Call of the Wild


The earth sang to her, gave her missives in her bones. It cried to her, “You are more than this! You are stronger than this! You are a wild queen meant for the rivers and glens, flocks and packs!” Day after day she fought this song coursing through her. Every day she played threnodies for her own soul to drown out the song of the earth, to convince her bones that her civilized existence, while the death of her soul, was the right thing. The overpowering thing.
Her existence continued like this for years: the earth sung to her melodies of wild love and exuberant pain and for years she drowned it out as best she could.
One morning she woke to silence. Her patient lover, the earth, was no longer singing. The quiet rocked her, a void as cold as space but claustrophobic like a gathering of demeaning peers. She listened, laying still in her bed. She turned to her side and pressed her ear into her pillow, hoping the tune was quiet, muffled beneath her bed, but she heard nothing.
She crawled from her bed, to the floor, and pressed her ear to the scratchy grey carpet. Now she rested only feet from the dirt, from the soil, from the lifeblood that clotted beneath her home. Still she could hear nothing. She wept. Quietly at first, because she didn’t realize she was sad. She didn’t know how great her missing was.
As she lay there weeping the minutes ticked by. Slowly. Slowly. Slowly. But as her weeping grew to the mourning cries of widows and children of war she knew, in the back of her mind, her time was running out.
The safe world was striking up a call: pull yourself from the floor, deny that vibrant, animalistic pulse beating in your heart, for you are my child now. She slowed her tears. She took deep breaths of the air conditioned air and dug her nails into the synthetic carpet scratching her skin.
She slowly, slowly pulled herself to her knees, then to her feet. She shuffled to her closet and dressed. She pulled herself, step by step, to her bathroom and plastered her face with makeup, the war paint she donned to protect her from her own insecurities.
She was a sleeping body drawn by unnamed forces to the door. Her hand knew without her consciousness to grab her purse and keys, to lock the door behind her. She sat in her car, key in the ignition, but stopped. The soft call of domesticity increased its pitch, increased its volume, increased its demand. “Drive. Drive. Drive. Drive, my dear.” It commanded. It pleaded. It cajoled.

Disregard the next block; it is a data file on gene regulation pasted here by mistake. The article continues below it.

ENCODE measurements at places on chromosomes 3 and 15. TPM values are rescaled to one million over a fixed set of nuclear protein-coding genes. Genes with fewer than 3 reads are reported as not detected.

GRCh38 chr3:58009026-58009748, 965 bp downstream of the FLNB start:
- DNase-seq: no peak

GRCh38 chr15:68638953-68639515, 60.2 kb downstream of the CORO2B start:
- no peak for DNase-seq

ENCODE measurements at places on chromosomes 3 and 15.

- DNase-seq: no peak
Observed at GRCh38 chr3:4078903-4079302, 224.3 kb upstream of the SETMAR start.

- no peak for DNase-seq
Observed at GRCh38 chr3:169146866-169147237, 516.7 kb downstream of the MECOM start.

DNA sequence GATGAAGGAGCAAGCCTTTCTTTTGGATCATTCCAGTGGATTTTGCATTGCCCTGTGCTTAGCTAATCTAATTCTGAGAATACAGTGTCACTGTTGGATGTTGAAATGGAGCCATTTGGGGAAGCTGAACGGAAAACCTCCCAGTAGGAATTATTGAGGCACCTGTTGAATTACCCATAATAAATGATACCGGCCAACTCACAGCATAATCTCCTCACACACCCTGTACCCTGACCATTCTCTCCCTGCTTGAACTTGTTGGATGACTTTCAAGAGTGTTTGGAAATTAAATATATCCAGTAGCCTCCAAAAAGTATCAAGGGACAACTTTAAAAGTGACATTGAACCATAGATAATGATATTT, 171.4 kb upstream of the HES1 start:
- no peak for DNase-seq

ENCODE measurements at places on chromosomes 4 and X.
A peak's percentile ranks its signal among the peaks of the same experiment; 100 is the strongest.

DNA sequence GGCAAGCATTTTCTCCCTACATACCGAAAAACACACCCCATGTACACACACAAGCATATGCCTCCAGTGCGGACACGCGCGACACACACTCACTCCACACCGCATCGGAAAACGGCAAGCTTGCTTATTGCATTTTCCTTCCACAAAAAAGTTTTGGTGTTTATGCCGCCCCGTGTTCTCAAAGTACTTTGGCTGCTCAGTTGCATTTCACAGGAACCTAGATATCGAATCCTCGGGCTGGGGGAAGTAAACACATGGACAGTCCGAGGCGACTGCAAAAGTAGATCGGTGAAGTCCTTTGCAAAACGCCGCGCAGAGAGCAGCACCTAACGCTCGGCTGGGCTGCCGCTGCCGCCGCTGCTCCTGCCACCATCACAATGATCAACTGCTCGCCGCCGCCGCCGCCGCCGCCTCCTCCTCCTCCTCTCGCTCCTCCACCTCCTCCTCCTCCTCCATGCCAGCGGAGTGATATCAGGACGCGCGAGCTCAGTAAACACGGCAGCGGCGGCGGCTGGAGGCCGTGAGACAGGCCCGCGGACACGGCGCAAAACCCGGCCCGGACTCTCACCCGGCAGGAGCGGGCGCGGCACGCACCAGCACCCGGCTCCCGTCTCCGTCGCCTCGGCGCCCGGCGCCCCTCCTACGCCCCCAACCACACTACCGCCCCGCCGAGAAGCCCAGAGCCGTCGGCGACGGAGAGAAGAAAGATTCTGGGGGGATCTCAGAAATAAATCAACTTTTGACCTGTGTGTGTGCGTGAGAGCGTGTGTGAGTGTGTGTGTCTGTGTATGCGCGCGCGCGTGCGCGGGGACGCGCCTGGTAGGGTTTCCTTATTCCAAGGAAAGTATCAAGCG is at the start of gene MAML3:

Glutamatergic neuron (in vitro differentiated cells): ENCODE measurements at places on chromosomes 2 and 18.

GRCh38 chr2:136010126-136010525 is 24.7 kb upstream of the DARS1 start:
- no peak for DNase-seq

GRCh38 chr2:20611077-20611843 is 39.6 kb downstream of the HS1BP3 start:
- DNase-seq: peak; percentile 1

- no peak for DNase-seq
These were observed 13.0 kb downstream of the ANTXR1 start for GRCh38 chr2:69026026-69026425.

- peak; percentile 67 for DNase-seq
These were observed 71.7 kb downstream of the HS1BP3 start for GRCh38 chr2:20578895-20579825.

She clutched the key, her hand growing angry at being clenched so tightly. Her arm began to tremble and the tremble infected her shoulder, her lips, her heart.
She turned the key and backed the car into the street. She began her commute. The city song eased, sure it had won.
She entered the crowded highway, contested with others bound to the urban mother’s milk. She saw in the fume-filled highway her brethren in their own paths, in their own cars. They sat, angry, sad, empty. She saw the exit leading away from the city. Away from what she knew. Away from what she had built herself into. She flipped the sun visor down and met her own gaze, black mascara tears running down her cheeks.
She considered stopping. She thought how quickly she could end it all in a hot car on the highway. She knew the paramedics wouldn’t be able to reach her for half an hour after a call was placed. How long before her highway-bound brethren noticed her slumped in her seat?
As the cars inched she felt herself grow nearer surrender. When the traffic slowed to a stop, she told herself she would do it.
As the cars’ brake lights flared in front of her she knew. Her car slowed with the rest, now in line with an exit leading away from her goal. She put the car in park and cut the air. She began to sweat. She grew restless and angry. As the heat grew around her, an entity of its own, she heard it: the earth singing to her again. Her hope hadn’t died. Her fate wasn’t sealed.



So excited about the ArtSeen Studio Tour!

ArtSeen Tour

Thank goodness for fall-like weather.  It is a much needed reprieve from the Texas heat, and it always makes us want to be outside.  Lucky for us, there is so much to do here in Frisco this month in the Arts!

October 7 – Kickoff Party for the ArtSeen Tour and Opening Reception at thegallery8680

Meet the ArtSeen Artists a week early, pick up a copy of the ArtSeen Tour Map, and see thegallery8680’s newest exhibit “Me, Myself, I” at the opening reception.  Thegallery8680 has the best crowd, fantastic food and a who’s who list of artists at their shows.  Don’t miss it!  More at

October 8 – Frisco Arts Walk  at Hall Park presented by Frisco Arts.